For many years, Crime and Punishment was said to be a symmetrical. However, in the early 1900s, a team of reputable scientists proved this false by slicing the book in two and observed that the halves were not identical. Further observation showed that the title itself was not symmetrical and that the second half of the book is not the first half written backwards. Many different line of symmetry were attempted, but each proved that, despite its rectangular shape, the book was not symmetrical in any respect.

Dismayed at these results, many literature figures repeated the experiment themselves and were shocked to find that the book was not in fact symmetrical. This was one of literature’s greatest revelations to date, along with the sudden realizations that fire is hot and water is wet. The brilliant scientists later went on to prove that Francisco Franco is still dead and were assassinated by an angry mob of Spanish fascists who were no longer allowed to believe their leader was in hiding without automatically being idiots.

Since then, people who claimed the book to be symmetrical have suggested that the book be renamed "Crime and Punishment tnemhsinuP dna emirC", have its cover redesigned, and that a mirrored version of the book is added at the end of the original so that they don’t look like idiots.

Inconsistencies[edit | edit source]

Dostoevsky wrote the book hurriedly over the course of a couple weeks in order to get an advance from his publisher, as he had just lost a great amount of money gambling. As such, the book contains many inconsistencies, even in the spelling of characters’ names. Even the language in which the book was written is inconsistent; Dostoevsky often switches to French and German without warning, which has made translating the book a pain in the ass for those who only speak two languages and reading the book a greater pain in the ass for those who only speak one language.

The police department also constantly changes floors, though it is not known whether this is a real inconsistency or Russian policemen just really enjoy the experience of moving hundreds of filing cabinets and desks for no real reason whatsoever.

Plot[edit | edit source]

Evil attempt to unlife Comrade Stalin and proles.

The book starts with Raskolnikov, an atheist asshole who thinks he’s better than everyone else and does not have to abide by the law, as it was put in place to keep his idiot slaves in line. To prove this, he kills some woman and her sister. Turns out he was wrong. But before that, he meets a titular councilor (whatever the hell that is),[1] who is immediately killed off so that his young teenage daughter (who happens to be a prostitute) can fall in love with Raskolnikov because of his arrogant demeanor and blatant asshattery. Raskolnikov then decides to go absolutely curtains and jumps around St. Petersburg acting batty, asking painters about blood and blabbing to everyone that he killed that nasty pawnbroker woman and no one can prove it. No one finds this suspicious or even slightly odd, as nobody called to have him taken to the loony bin. However, after several months, people begin to decide that the man might be a little unwell. Raskolnikov then confesses to a police clerk in a crowded restaurant that he had indeed killed the pawnbroker woman and her sister. The police note this and begin to take a slight amount of suspicion. Finally, after Raskolnikov visits his friend Razhumuumuureallylonganddifficulttopronouncenamekhin while a police inspector was present and heatedly discusses the murder, said inspector begins to take special interest in Raskolnikov. Around that time, man calls Raskolnikov a murderer, sees his face, and then apologizes because he thought he was someone else.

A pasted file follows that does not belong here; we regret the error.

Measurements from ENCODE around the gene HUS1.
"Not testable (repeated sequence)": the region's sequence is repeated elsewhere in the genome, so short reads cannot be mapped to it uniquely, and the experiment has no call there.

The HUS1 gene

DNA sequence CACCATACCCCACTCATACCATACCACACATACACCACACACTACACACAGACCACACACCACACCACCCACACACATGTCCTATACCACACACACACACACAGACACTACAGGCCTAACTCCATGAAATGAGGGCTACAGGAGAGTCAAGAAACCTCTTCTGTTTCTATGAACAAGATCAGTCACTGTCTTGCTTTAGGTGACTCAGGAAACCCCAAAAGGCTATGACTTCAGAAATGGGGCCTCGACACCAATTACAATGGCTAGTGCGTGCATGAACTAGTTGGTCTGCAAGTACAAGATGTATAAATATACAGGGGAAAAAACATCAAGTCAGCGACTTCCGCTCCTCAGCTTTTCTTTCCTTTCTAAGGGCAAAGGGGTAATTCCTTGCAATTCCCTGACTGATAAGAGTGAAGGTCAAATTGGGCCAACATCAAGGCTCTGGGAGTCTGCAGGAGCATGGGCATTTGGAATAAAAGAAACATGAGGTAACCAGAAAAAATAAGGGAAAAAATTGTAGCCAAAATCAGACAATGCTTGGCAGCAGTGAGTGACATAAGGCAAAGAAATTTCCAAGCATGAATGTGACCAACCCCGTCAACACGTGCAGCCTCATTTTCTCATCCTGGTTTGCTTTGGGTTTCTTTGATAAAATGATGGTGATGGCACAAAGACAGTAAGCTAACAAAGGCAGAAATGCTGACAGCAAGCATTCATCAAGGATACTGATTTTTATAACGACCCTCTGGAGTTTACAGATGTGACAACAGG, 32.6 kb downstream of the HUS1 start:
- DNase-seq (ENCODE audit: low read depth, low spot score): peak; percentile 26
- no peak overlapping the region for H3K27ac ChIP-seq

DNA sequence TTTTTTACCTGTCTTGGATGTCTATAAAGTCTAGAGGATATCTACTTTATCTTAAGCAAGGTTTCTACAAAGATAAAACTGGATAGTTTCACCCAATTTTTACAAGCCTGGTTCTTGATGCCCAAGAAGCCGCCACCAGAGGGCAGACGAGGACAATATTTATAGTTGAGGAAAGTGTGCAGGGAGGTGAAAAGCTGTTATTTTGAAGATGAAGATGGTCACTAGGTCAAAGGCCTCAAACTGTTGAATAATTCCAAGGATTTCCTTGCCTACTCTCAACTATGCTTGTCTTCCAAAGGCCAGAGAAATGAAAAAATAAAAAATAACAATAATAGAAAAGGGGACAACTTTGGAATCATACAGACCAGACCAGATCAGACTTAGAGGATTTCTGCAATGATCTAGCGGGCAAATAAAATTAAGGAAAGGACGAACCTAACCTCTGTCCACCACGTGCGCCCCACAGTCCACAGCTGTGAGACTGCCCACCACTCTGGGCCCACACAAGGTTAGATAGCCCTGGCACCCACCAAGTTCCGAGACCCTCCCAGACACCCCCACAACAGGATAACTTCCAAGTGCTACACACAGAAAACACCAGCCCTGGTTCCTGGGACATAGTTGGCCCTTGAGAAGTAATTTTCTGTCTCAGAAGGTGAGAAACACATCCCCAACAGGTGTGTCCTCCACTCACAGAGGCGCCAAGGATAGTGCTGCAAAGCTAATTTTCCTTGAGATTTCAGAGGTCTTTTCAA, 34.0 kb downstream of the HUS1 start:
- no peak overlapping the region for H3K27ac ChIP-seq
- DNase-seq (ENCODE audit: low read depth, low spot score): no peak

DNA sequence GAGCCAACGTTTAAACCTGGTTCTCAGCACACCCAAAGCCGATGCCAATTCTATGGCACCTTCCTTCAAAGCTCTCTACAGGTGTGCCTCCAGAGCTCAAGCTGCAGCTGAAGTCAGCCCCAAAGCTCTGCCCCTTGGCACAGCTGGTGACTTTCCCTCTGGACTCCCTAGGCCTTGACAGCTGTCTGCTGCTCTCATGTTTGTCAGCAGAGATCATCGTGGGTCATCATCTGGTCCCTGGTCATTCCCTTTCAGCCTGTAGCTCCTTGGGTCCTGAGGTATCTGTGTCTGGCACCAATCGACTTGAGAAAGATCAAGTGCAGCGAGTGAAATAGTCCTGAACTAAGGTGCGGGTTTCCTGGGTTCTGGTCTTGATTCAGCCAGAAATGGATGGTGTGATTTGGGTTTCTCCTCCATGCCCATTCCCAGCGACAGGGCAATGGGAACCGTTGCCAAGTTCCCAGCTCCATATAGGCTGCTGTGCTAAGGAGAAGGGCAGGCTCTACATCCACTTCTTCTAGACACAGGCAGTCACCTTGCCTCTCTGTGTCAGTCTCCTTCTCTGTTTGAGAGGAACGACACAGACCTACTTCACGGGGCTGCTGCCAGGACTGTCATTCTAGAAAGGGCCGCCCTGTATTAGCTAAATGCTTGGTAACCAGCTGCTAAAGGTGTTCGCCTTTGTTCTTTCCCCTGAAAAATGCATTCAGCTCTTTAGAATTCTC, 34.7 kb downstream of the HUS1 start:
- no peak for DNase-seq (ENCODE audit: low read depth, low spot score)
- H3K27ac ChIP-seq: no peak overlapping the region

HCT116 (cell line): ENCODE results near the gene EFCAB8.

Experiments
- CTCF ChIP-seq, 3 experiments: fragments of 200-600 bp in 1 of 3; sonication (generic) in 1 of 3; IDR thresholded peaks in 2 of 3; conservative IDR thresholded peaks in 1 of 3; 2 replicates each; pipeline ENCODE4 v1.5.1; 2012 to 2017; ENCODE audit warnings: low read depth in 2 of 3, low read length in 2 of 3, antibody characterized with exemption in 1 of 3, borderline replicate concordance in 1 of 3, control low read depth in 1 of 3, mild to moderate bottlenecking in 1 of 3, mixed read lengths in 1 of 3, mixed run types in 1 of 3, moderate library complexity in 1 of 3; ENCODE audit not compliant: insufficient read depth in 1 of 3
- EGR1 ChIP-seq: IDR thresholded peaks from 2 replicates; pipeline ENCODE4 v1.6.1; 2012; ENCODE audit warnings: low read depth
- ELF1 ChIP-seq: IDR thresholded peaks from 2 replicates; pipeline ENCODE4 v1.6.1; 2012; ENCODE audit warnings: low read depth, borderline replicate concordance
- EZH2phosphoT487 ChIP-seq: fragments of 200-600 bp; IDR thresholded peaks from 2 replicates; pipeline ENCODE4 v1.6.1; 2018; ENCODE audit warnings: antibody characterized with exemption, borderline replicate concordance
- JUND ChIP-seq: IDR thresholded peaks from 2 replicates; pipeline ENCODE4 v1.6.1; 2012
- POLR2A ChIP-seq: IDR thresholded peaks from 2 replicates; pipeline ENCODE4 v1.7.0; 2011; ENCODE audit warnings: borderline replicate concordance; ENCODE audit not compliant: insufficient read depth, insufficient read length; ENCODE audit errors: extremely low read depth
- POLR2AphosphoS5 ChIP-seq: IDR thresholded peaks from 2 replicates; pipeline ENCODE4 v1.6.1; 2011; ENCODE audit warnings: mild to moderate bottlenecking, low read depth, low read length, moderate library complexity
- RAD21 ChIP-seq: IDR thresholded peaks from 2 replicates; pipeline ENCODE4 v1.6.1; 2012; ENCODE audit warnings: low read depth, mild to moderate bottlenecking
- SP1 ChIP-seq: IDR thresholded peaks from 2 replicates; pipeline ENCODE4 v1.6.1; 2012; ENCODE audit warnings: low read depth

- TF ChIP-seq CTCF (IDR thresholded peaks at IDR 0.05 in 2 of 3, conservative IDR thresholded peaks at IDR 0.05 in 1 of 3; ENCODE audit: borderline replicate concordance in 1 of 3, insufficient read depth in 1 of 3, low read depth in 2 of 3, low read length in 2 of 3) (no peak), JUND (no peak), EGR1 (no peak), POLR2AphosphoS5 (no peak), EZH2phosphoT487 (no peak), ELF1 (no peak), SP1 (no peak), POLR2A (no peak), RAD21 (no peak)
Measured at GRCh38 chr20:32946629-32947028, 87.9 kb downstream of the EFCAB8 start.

Raskolnikov confesses to the girl in love with him that he killed the pawnbroker woman and her sister. She doesn’t react well. In the end, Raskolnikov is left with the choice of freedom or a good deal of time in Siberia. He decides he thinks Siberia is much better than the hellhole he’s in and goes there. The girl follows him because she’s decided that murder isn’t really all that bad. Razmukhin marries Raskolnikov’s sister, who had suddenly popped out of nowhere.

Revised Plot Summary[edit | edit source]

Raskolnikov kill evil capitalist woman. Raskolnikov say, "Comrade Stalin doubleplusgood genius." Raskolnikov hero. Proles rejoice.

Success[edit | edit source]

Crime and Punishment was a phenomenal success. Literary critics praised the book highly and copies sold in the thousands. It was so successful that Dostoevsky decided to write another treatise on justice that would be an equal success. It is known today as Law and Order.

Notes[edit | edit source]

  1. Titular councilor: someone who advises women about their boobs. It’s a traditional Russian job (sick perverts).

See Also[edit | edit source]